“Three years ago, we began taking a build versus buy approach when it comes to advertising technology,” Dicker continued. “We noticed that there was no standard advertising framework or rendering engine that had both the publisher’s and its partners’ best interests at heart. Web consumers were demanding speed and optimal user experience, and unfortunately, outside of the big tech platforms, that behavior was non-existent, so we began investing in the Zeus technology suite.”
The Zeus Prime suite comprises integrated tools that—simply put—enable marketing partners to more easily and smartly deploy their digital ads.
“Zeus Performance is an advertising rendering framework that helps partners integrate easily within publisher sites and execute advertisements fast, to achieve optimal viewability,” Dicker said. “A component of that software is a client-side wrapper, which acts as a deliverer of the header bidders.”
Asked how complicated it is for publishers to deploy header bidding, Dicker admitted it is decidedly so and subjected to variables like bandwidth, education, and resources.
“Advertising technology is a complex industry that is ever changing, and often times, it’s the last thing a media organization wants to invest in. This is why the landscape for ‘ad tech’ and ‘mar tech’ is so expansive and, in fact, polluted,” Dicker said. “At the Post, we’ve invested in creating a team that focuses on making the advertising delivery process seamless and lucrative for partners, with publisher knowledge and point of view. Revenue drives the web, especially advertising revenue today, and the tools and functionality sites have at their disposal are limiting. We’re looking to change that.”
How do they plan on doing that?
Dicker said, “We are currently investing in cookie-less targeting capabilities and functions like session-based targeting, which will allow us to drive personal, valuable brand experiences, while making sure to respect consumer privacy. It’s something we are doubling down on and bringing to market beyond the Washington Post, to help continue to drive a strong advertiser-publisher ecosystem and contribute to building a better web for all.”
Connecting Data Pieces
Sales performance data is a common way for sales managers to inform, incentivize and provide selling guideposts to sales teams. But data can also be leveraged during the sales process—the actual conversations with the clients—to compel them, to prove a news organization’s audience reach and value proposition, and to measure the effectiveness of ad campaigns and the overall relationship between marketer and media channel.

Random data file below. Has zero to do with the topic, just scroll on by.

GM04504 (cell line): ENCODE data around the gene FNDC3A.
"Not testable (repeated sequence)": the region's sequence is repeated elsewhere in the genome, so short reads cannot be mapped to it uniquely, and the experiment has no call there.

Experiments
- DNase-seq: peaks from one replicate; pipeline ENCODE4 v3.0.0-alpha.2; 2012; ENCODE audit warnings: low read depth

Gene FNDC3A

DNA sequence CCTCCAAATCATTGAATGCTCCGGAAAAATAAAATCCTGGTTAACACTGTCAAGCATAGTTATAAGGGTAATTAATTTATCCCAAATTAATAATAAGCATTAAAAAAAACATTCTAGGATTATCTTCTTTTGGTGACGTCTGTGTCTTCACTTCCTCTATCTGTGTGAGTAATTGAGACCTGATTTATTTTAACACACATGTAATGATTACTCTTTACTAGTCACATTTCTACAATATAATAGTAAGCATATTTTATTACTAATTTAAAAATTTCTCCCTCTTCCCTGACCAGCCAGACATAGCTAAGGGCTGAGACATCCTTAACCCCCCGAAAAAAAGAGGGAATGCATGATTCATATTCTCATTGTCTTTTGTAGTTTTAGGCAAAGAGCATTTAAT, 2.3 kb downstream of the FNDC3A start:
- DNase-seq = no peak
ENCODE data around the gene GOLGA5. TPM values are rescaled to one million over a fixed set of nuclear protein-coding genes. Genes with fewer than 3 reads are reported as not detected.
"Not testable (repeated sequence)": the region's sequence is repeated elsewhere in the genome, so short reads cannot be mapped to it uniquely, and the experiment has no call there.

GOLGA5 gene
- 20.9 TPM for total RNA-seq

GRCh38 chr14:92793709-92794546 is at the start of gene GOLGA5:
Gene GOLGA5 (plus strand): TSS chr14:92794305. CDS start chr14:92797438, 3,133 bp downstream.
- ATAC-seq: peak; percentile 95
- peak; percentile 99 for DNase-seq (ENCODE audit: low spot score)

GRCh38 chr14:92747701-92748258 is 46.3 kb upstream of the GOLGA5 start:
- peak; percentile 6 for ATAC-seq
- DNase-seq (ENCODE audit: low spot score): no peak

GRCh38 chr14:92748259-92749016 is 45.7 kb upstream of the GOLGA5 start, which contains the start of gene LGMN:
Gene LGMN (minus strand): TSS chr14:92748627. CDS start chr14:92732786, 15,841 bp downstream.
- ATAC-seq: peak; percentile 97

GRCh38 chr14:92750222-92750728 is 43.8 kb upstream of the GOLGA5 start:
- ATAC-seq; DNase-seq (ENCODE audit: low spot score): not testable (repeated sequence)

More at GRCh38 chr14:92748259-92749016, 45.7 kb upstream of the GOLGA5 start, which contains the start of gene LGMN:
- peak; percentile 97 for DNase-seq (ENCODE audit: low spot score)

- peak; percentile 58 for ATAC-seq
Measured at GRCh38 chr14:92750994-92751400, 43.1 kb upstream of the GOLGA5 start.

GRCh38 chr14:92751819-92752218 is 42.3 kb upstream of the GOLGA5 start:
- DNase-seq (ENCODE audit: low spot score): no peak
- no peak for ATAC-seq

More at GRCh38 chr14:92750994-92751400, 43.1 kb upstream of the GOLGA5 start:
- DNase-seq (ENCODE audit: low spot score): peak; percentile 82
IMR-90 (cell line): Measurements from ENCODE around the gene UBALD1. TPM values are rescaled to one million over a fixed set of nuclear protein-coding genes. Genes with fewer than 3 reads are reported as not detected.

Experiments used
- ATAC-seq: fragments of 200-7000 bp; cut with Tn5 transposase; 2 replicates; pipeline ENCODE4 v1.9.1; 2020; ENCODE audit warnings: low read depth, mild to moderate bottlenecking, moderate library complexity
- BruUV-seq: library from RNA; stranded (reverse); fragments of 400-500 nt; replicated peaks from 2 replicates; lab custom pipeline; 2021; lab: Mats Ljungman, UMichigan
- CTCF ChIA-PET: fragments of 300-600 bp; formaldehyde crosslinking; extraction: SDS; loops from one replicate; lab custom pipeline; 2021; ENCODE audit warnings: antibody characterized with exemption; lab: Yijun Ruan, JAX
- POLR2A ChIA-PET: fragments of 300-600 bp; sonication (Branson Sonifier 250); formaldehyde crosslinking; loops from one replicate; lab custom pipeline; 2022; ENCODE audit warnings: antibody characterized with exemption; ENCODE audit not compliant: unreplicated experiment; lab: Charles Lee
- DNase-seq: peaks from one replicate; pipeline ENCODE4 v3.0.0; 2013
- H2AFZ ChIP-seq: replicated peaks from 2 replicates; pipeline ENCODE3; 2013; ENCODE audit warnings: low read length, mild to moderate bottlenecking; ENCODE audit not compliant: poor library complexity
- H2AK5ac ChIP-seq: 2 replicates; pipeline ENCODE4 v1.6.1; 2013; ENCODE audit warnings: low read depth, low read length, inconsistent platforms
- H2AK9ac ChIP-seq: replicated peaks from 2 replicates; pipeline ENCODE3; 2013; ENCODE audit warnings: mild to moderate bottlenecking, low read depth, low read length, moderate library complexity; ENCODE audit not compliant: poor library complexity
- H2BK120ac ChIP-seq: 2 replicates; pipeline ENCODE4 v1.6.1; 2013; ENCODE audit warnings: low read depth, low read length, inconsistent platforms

As senior director, consulting services with Mather Economics, Dustin Tetley’s business is to know what ails the firm’s news publishing clientele, including the struggles they’re having in multi-platform advertising sales and operations. Technologies, or technological partners, that capture and parse data are becoming increasingly important to the publisher-marketer relationship, he said.
One could argue data is foundational to the sales process, and access to it is what marketers expect. Tetley offered “price sensitivity” as an example. In other words, at what price points are advertising clients more likely to buy into the value proposition?
“One of the challenges we have with the ad-sales space is that our clients don’t often have great data on the interaction their sales reps have throughout the negotiation. If we’re lucky, they may enter into their CRM system, like Salesforce, the pricing they started with, and we get the data on the end result, but we don’t have much of a story about the negotiations that occurred in between,” Tetley said. “All we really see is a successful sale…It differs a bit from when we work with clients on subscriptions because that data is usually pretty easy for us to get, but on the ad-sales side, that’s a big roadblock for us.”
So much of the advertising sales process is about managing expectations. With decades of e-commerce in their wake, marketers are digitally sophisticated in a way that news publishers, frankly, haven’t yet had to be. Assuredly, advertising clients are already using data to measure ad performance and track the media channels that are proving the best at selling their brands. By nature of the relationship, publishers are at a disadvantage here. Beyond demonstrating eyeballs and click-throughs to their advertising clients, they don’t have much insight into campaign triumphs.
News organizations with deeper pockets and loyal, large national accounts may be able to bridge that chasm with clever systems integration, but it “requires a lot of coordination,” Tetley said.
Asked whether he sees data being underutilized in other ways, Tetley cited the “debriefing” stage—the aftermath of an ad’s run. He explained the data disconnect: “Our clients struggle with reporting the ROI to their customers. It’s difficult for them to say, ‘These are the ads you ran with us, and here’s the benefit you received.’ They can demonstrate a cost comparison against competitors, including running ads with Facebook or Google, but marketers really want to know that they are maximizing advertising ROI and being efficient with ad placement. For the publishers, it’s difficult to button down how effective the ads are. If our clients could find a way to better demonstrate the ROI to their customers, I think they’d be more successful.”
Data is Foundational